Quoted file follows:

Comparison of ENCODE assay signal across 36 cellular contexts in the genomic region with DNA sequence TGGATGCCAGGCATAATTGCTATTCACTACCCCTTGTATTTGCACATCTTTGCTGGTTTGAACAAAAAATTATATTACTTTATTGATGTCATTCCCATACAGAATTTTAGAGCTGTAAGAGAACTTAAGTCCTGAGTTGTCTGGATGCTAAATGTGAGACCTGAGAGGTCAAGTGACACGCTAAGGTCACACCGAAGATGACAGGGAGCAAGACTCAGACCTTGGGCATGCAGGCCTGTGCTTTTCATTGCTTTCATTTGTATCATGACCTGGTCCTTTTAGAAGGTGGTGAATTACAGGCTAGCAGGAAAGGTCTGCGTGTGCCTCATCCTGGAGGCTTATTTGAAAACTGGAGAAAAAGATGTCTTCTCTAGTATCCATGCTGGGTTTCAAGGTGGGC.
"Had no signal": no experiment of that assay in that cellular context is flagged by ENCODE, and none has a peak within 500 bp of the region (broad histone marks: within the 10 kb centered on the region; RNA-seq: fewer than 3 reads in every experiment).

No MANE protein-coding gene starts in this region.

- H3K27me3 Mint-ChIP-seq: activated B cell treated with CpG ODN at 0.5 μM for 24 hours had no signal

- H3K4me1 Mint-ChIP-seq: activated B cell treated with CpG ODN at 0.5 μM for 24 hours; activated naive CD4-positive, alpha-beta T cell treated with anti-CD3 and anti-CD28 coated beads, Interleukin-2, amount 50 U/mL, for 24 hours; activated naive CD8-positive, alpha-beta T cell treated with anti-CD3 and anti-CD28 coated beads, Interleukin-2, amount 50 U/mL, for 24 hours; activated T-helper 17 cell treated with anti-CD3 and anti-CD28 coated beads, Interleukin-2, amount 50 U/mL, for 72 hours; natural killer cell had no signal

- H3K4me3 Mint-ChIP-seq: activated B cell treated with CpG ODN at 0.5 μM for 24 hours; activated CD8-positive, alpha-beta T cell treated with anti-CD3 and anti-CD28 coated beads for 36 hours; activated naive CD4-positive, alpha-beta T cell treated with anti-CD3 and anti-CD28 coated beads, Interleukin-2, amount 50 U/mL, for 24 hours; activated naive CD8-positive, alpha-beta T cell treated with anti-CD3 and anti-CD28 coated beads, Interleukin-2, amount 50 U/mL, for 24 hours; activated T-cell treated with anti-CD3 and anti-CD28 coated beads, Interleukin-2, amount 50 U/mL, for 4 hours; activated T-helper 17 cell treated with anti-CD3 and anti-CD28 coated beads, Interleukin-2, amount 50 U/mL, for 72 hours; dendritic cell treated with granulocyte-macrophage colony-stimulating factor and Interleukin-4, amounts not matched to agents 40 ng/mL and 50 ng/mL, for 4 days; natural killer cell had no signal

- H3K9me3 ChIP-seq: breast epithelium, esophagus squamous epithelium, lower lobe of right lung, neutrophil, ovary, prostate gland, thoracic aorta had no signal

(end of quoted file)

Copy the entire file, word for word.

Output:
Comparison of ENCODE assay signal across 36 cellular contexts in the genomic region with DNA sequence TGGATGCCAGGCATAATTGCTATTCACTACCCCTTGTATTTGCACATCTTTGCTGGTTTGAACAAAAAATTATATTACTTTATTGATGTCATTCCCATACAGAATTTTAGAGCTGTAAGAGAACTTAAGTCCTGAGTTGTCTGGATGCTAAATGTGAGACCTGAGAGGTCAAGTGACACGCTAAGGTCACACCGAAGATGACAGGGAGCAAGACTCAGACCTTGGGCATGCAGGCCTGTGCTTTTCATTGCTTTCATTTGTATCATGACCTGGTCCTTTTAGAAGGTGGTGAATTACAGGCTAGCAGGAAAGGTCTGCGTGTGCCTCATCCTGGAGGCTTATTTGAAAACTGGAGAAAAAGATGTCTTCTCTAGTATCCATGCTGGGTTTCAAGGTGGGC.
"Had no signal": no experiment of that assay in that cellular context is flagged by ENCODE, and none has a peak within 500 bp of the region (broad histone marks: within the 10 kb centered on the region; RNA-seq: fewer than 3 reads in every experiment).

No MANE protein-coding gene starts in this region.

- H3K27me3 Mint-ChIP-seq: activated B cell treated with CpG ODN at 0.5 μM for 24 hours had no signal

- H3K4me1 Mint-ChIP-seq: activated B cell treated with CpG ODN at 0.5 μM for 24 hours; activated naive CD4-positive, alpha-beta T cell treated with anti-CD3 and anti-CD28 coated beads, Interleukin-2, amount 50 U/mL, for 24 hours; activated naive CD8-positive, alpha-beta T cell treated with anti-CD3 and anti-CD28 coated beads, Interleukin-2, amount 50 U/mL, for 24 hours; activated T-helper 17 cell treated with anti-CD3 and anti-CD28 coated beads, Interleukin-2, amount 50 U/mL, for 72 hours; natural killer cell had no signal

- H3K4me3 Mint-ChIP-seq: activated B cell treated with CpG ODN at 0.5 μM for 24 hours; activated CD8-positive, alpha-beta T cell treated with anti-CD3 and anti-CD28 coated beads for 36 hours; activated naive CD4-positive, alpha-beta T cell treated with anti-CD3 and anti-CD28 coated beads, Interleukin-2, amount 50 U/mL, for 24 hours; activated naive CD8-positive, alpha-beta T cell treated with anti-CD3 and anti-CD28 coated beads, Interleukin-2, amount 50 U/mL, for 24 hours; activated T-cell treated with anti-CD3 and anti-CD28 coated beads, Interleukin-2, amount 50 U/mL, for 4 hours; activated T-helper 17 cell treated with anti-CD3 and anti-CD28 coated beads, Interleukin-2, amount 50 U/mL, for 72 hours; dendritic cell treated with granulocyte-macrophage colony-stimulating factor and Interleukin-4, amounts not matched to agents 40 ng/mL and 50 ng/mL, for 4 days; natural killer cell had no signal

- H3K9me3 ChIP-seq: breast epithelium, esophagus squamous epithelium, lower lobe of right lung, neutrophil, ovary, prostate gland, thoracic aorta had no signal